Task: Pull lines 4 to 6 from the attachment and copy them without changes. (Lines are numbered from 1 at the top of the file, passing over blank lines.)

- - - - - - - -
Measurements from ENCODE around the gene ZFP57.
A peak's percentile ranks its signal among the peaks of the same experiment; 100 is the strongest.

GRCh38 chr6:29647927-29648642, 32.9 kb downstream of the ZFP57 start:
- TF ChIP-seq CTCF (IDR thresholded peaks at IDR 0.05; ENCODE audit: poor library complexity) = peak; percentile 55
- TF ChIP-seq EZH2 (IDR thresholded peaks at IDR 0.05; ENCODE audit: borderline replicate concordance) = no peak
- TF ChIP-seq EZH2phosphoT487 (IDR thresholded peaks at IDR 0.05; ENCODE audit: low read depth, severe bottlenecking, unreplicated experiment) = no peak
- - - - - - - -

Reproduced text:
- TF ChIP-seq CTCF (IDR thresholded peaks at IDR 0.05; ENCODE audit: poor library complexity) = peak; percentile 55
- TF ChIP-seq EZH2 (IDR thresholded peaks at IDR 0.05; ENCODE audit: borderline replicate concordance) = no peak
- TF ChIP-seq EZH2phosphoT487 (IDR thresholded peaks at IDR 0.05; ENCODE audit: low read depth, severe bottlenecking, unreplicated experiment) = no peak